Technology also plays an important role in the healthcare of the future. Visitors saw this during the exhibition. In the Monuments of M/otherhood project, DesignLab (University of Twente) and designer Lisa Mandemaker created an interactive installation about the artificial womb. Van Bergeijk: “Suppose you are born from an artificial womb. How do you relate to that technology? Most people relate to their human mother, but what if you grew out of technology? That raises a lot of questions about technology and about life.”

View the WDE Spotlight with Lisa Mandemaker here.

Making diseases visible

In addition, the designers of design studio Muzus created an installation to help make rheumatism visible, as it is a disease that affects many people. It is sometimes difficult to deal with this disease, not only for patients but also for relatives and friends of patients. The installation – which was made in collaboration with ReumaNederland – was meant to open up the conversation. The Data Donor Club similarly aims to open up a conversation about data, as data is everywhere and everyone is a carrier of data. But what data do you share? What data do you not? And what happens to shared data? The audience was brought into this conversation. The Data Donor Club was an initiative of AMX-IX, in collaboration with Six Fingers and De Reuringsdienst.

Money and capacity 

Changing mindsets was the premise not only of the exhibition but also of the Embassy of Health conference. The healthcare system is complex and largely organised on the basis of money and capacity. Society is ageing, and the shortage of labour remains. Major structural changes are needed. During the conference, panel members discussed the future of healthcare and the mindset needed to bring about change.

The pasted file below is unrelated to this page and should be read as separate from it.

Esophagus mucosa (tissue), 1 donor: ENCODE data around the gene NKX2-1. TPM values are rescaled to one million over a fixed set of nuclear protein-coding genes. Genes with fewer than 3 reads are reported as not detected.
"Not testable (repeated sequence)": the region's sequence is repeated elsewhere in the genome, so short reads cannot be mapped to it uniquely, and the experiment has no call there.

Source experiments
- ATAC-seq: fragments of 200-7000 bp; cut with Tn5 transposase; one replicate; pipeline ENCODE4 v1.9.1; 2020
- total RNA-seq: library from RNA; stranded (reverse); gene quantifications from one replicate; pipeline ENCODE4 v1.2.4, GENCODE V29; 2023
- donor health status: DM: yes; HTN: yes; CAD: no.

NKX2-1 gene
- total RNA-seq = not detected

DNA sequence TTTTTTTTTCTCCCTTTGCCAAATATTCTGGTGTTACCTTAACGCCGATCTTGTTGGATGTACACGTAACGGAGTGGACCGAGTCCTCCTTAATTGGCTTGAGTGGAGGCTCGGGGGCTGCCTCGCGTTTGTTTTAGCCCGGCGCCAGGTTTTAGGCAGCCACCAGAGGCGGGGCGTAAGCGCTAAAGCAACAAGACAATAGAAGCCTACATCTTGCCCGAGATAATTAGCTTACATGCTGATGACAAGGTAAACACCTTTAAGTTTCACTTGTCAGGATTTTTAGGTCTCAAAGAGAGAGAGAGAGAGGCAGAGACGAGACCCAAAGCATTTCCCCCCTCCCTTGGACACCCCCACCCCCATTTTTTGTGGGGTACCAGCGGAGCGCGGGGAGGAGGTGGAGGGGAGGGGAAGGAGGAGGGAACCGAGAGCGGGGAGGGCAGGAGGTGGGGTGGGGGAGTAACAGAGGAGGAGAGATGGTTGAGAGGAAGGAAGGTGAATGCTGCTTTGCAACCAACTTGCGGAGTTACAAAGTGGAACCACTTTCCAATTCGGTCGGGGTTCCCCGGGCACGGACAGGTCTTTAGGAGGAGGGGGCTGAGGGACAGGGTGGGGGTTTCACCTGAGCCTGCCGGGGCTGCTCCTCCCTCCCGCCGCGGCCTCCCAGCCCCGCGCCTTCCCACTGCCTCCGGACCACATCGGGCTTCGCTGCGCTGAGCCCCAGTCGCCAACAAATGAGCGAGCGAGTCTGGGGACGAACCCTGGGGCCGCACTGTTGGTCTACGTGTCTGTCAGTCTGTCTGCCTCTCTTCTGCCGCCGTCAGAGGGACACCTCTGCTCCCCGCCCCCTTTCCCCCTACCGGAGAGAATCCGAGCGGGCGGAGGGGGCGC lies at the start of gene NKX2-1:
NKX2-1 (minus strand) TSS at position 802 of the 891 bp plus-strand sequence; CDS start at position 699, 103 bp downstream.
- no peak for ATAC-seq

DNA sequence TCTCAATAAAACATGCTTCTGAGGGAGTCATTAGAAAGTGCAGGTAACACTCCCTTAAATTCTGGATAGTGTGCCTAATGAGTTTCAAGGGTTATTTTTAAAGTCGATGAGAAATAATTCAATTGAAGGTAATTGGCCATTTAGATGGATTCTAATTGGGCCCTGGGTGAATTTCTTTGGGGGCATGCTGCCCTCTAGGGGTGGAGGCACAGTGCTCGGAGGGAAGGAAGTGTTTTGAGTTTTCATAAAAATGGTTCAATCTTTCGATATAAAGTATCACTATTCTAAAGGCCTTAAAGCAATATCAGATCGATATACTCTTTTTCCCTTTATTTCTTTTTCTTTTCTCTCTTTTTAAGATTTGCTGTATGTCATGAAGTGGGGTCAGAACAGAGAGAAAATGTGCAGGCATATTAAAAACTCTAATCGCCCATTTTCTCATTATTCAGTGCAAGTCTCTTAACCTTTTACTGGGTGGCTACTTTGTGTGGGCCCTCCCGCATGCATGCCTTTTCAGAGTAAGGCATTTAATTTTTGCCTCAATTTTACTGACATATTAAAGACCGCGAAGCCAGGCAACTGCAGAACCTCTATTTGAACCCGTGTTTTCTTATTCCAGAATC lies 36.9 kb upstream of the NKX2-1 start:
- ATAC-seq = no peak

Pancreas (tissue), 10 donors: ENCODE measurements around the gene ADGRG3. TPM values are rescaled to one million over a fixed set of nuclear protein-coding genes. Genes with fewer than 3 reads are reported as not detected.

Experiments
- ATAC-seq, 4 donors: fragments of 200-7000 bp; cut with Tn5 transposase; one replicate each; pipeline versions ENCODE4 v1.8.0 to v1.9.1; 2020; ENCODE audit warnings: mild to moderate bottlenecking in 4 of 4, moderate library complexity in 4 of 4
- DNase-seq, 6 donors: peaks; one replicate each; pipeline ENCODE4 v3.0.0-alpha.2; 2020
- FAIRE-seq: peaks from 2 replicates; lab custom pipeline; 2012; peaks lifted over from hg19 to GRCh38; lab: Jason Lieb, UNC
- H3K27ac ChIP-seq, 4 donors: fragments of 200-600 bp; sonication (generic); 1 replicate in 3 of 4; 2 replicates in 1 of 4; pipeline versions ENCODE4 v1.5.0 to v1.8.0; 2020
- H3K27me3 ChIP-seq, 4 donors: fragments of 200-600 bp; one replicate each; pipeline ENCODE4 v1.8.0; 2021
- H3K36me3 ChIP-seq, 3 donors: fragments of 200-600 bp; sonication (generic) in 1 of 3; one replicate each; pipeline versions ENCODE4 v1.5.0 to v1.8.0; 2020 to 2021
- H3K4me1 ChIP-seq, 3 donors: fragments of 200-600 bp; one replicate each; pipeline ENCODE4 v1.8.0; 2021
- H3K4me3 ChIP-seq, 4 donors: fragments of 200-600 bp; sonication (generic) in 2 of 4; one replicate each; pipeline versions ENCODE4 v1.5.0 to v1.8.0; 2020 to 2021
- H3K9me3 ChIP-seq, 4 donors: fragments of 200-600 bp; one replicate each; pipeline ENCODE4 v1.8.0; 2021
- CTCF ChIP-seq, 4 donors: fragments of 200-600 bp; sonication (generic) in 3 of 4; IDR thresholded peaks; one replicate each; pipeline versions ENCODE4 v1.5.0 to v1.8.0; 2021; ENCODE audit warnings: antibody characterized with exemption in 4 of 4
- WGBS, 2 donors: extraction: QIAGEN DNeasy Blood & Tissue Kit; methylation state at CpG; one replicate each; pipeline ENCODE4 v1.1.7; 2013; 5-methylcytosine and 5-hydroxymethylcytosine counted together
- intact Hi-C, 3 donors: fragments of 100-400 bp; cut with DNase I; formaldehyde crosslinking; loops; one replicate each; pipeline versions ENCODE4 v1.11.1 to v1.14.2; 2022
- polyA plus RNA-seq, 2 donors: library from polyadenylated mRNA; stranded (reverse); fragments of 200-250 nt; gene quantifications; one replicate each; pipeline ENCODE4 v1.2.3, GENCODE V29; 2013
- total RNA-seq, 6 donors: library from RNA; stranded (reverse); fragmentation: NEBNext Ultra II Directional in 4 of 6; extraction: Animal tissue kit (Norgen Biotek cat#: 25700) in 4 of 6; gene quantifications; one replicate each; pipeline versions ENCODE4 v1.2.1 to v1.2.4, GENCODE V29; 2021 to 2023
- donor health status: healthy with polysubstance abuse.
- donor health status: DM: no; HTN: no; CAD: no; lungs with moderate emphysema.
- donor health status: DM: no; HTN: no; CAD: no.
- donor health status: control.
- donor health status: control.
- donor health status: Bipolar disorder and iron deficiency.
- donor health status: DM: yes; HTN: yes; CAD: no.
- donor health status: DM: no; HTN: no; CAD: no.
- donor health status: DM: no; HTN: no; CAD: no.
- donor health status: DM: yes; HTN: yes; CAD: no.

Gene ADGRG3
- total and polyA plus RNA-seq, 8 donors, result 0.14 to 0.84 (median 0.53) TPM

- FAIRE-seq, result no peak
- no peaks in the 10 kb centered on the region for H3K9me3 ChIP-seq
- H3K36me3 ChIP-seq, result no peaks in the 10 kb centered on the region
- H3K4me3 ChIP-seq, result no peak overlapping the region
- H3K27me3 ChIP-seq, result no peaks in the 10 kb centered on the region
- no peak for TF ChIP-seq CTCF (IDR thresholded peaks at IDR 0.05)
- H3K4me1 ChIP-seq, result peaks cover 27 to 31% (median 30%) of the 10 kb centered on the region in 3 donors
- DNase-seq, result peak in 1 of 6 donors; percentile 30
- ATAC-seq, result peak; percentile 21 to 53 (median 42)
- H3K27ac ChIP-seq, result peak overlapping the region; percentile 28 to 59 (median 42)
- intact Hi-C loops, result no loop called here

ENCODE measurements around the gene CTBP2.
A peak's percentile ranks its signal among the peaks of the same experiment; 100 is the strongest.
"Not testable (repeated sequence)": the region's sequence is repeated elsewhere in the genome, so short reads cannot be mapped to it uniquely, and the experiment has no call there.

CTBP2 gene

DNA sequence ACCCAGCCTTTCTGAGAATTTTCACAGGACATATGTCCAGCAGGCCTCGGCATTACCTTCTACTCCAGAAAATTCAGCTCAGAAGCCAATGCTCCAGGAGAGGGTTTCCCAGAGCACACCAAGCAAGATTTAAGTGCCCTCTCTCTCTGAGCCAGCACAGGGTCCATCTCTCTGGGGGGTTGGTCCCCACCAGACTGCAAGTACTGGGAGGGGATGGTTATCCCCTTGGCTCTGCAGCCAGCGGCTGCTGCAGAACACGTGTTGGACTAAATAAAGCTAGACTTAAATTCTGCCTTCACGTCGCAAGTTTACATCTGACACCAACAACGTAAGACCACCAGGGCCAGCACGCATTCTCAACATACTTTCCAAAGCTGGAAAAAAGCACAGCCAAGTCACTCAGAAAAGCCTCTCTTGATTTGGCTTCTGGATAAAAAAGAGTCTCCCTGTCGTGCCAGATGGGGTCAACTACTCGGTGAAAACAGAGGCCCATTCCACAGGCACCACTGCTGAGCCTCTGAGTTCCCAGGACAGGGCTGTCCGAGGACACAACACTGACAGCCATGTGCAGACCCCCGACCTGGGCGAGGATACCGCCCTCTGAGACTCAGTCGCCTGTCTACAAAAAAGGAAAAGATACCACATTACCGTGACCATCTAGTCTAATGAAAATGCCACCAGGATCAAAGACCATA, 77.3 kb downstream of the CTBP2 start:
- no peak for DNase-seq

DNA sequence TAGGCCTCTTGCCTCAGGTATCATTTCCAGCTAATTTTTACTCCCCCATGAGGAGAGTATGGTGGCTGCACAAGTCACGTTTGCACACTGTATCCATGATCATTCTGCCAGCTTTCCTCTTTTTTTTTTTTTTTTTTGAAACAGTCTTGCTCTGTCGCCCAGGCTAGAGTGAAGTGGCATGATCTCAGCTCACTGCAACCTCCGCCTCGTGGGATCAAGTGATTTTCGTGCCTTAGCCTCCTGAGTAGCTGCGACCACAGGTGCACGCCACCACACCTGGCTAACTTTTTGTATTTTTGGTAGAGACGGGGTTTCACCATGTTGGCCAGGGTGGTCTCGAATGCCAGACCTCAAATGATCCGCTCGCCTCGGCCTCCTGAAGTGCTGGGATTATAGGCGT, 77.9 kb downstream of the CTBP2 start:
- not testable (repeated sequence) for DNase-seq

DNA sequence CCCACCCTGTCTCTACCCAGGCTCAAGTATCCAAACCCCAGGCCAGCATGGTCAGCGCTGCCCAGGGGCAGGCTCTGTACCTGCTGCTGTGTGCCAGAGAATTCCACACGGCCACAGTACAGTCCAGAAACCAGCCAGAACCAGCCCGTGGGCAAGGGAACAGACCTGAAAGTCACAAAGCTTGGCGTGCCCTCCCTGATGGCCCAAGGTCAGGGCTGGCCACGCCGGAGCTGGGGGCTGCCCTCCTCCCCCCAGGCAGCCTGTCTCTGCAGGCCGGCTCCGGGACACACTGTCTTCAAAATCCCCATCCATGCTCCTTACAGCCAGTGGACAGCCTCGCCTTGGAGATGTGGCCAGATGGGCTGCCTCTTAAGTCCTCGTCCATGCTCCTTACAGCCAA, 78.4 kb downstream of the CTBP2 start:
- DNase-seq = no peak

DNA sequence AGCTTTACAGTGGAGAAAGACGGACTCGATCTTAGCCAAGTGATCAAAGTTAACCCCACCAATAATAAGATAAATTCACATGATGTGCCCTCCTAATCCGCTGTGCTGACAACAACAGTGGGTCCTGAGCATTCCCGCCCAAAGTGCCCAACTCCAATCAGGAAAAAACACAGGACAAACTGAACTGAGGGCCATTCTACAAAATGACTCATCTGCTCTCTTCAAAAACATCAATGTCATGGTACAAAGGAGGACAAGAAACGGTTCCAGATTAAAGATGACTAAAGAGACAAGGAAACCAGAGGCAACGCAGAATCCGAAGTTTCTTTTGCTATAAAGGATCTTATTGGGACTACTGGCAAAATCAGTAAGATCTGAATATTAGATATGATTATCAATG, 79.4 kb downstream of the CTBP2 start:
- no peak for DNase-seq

Mascha van der Voort, co-founder of DesignLab Twente, says: “We need to look much more at the possibilities instead of getting stuck in negative ways of thinking.” One of the possible changes proposed during the conference was the bottom-up design of care. “Healthcare is far too focused on policy, rules and administration. It is too heavily based on checking everyone. But what if we assume people are honest and say what they really need? Then we can help people better and faster. We can then do the check afterwards and on a random basis,” says Ellis Jeurissen, director of Public Health & Ambulance Care at GGD South-East Brabant. Marieke Rietbergen, founder of Design Innovation Group, agrees: “What if we put people first and build our healthcare system around them?”

Reverse privatisation?

The panel members agreed that the privatisation of healthcare has not contributed to quality. But turning back is difficult. That’s why it is important for everyone to make a little effort to help each other. “We should look more closely at how we can find our own solutions. For example, by setting up forms of housing for the elderly ourselves,” says Godelieve Spaas, professor of new economy at Avans Hogescholen. Looking more closely at informal care was also one of the options mentioned.

Collaboration is key

Elies Lemkes, deputy for agriculture, food, soil and general prosperity in the province of North Brabant, was also a guest at the conference. The province of North Brabant is one of the Embassy of Health partners. “There is still so much to change. We will not succeed if we continue to think in terms of the current systems,” said Lemkes at the time. She sees digitisation and automation in healthcare as a great development that can help reduce the pressure. 

In addition to the conference, there were also other Embassy of Health events during DDW. For example, attendees could sign up for the Social Sports School Bootcamp. The concept is for athletes to exercise with the elderly in a wheelchair or with a walker. Thus, in addition to physical activity, there is also a social component. Design Innovation Group (DIG) also organised a talk about the Lineaire Lusten Rehabilitation Clinic, the rehab clinic for leaders of the old economy. This mainly focuses on the mental transition to a circular and sustainable society. 

Next year, the Embassy of Health and all affiliated partners will dive deeper into the changing healthcare system and all the specifics and challenges that come with it. Van Bergeijk: “I think it is very important to devote proper time and attention to examining your surroundings. And that you know you have a safety net if things go downhill physically or mentally. It takes time and attention to build that up and to really look after each other, but the benefits of doing so are invaluable. I think that is the key to health.”

Would you like to contribute to the Embassy of Health, or are you curious about future developments? Sign up for the newsletter (at the bottom of WDE homepage), visit the Embassy of Health homepage or contact us.